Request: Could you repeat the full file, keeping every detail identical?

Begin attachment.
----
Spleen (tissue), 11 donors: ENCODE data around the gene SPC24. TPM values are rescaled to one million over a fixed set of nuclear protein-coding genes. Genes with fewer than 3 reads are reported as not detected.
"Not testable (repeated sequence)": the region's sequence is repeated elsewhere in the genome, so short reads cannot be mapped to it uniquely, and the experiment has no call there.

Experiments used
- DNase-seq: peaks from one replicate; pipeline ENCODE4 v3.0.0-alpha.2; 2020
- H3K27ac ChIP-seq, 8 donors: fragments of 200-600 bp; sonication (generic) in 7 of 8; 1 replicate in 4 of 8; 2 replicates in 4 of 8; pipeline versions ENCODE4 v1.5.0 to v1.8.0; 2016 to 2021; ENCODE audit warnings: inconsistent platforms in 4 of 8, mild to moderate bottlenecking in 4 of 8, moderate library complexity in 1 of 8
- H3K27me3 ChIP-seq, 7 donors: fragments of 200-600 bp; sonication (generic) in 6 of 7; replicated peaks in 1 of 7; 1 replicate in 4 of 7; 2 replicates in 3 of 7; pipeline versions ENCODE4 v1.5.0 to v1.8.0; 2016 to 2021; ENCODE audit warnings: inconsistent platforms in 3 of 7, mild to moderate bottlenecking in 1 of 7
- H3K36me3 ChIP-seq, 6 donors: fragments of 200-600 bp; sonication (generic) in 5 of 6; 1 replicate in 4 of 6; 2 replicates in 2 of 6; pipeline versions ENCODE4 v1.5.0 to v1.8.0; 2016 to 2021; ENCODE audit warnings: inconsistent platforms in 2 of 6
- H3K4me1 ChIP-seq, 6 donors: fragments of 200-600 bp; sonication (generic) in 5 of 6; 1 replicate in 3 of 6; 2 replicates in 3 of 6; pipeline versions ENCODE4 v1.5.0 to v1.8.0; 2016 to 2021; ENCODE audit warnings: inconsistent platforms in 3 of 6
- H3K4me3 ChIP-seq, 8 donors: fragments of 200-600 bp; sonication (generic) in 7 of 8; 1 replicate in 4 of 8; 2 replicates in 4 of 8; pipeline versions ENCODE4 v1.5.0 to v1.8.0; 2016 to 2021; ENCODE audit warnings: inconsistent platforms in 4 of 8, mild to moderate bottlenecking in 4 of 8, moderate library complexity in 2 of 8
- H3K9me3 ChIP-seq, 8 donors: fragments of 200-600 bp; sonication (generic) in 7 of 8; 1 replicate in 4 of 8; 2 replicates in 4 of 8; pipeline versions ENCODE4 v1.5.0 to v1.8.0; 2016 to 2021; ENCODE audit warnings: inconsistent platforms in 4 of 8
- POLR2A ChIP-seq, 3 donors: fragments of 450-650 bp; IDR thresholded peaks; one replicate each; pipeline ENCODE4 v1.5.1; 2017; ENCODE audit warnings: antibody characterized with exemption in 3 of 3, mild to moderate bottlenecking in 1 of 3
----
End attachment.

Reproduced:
Spleen (tissue), 11 donors: ENCODE data around the gene SPC24. TPM values are rescaled to one million over a fixed set of nuclear protein-coding genes. Genes with fewer than 3 reads are reported as not detected.
"Not testable (repeated sequence)": the region's sequence is repeated elsewhere in the genome, so short reads cannot be mapped to it uniquely, and the experiment has no call there.

Experiments used
- DNase-seq: peaks from one replicate; pipeline ENCODE4 v3.0.0-alpha.2; 2020
- H3K27ac ChIP-seq, 8 donors: fragments of 200-600 bp; sonication (generic) in 7 of 8; 1 replicate in 4 of 8; 2 replicates in 4 of 8; pipeline versions ENCODE4 v1.5.0 to v1.8.0; 2016 to 2021; ENCODE audit warnings: inconsistent platforms in 4 of 8, mild to moderate bottlenecking in 4 of 8, moderate library complexity in 1 of 8
- H3K27me3 ChIP-seq, 7 donors: fragments of 200-600 bp; sonication (generic) in 6 of 7; replicated peaks in 1 of 7; 1 replicate in 4 of 7; 2 replicates in 3 of 7; pipeline versions ENCODE4 v1.5.0 to v1.8.0; 2016 to 2021; ENCODE audit warnings: inconsistent platforms in 3 of 7, mild to moderate bottlenecking in 1 of 7
- H3K36me3 ChIP-seq, 6 donors: fragments of 200-600 bp; sonication (generic) in 5 of 6; 1 replicate in 4 of 6; 2 replicates in 2 of 6; pipeline versions ENCODE4 v1.5.0 to v1.8.0; 2016 to 2021; ENCODE audit warnings: inconsistent platforms in 2 of 6
- H3K4me1 ChIP-seq, 6 donors: fragments of 200-600 bp; sonication (generic) in 5 of 6; 1 replicate in 3 of 6; 2 replicates in 3 of 6; pipeline versions ENCODE4 v1.5.0 to v1.8.0; 2016 to 2021; ENCODE audit warnings: inconsistent platforms in 3 of 6
- H3K4me3 ChIP-seq, 8 donors: fragments of 200-600 bp; sonication (generic) in 7 of 8; 1 replicate in 4 of 8; 2 replicates in 4 of 8; pipeline versions ENCODE4 v1.5.0 to v1.8.0; 2016 to 2021; ENCODE audit warnings: inconsistent platforms in 4 of 8, mild to moderate bottlenecking in 4 of 8, moderate library complexity in 2 of 8
- H3K9me3 ChIP-seq, 8 donors: fragments of 200-600 bp; sonication (generic) in 7 of 8; 1 replicate in 4 of 8; 2 replicates in 4 of 8; pipeline versions ENCODE4 v1.5.0 to v1.8.0; 2016 to 2021; ENCODE audit warnings: inconsistent platforms in 4 of 8
- POLR2A ChIP-seq, 3 donors: fragments of 450-650 bp; IDR thresholded peaks; one replicate each; pipeline ENCODE4 v1.5.1; 2017; ENCODE audit warnings: antibody characterized with exemption in 3 of 3, mild to moderate bottlenecking in 1 of 3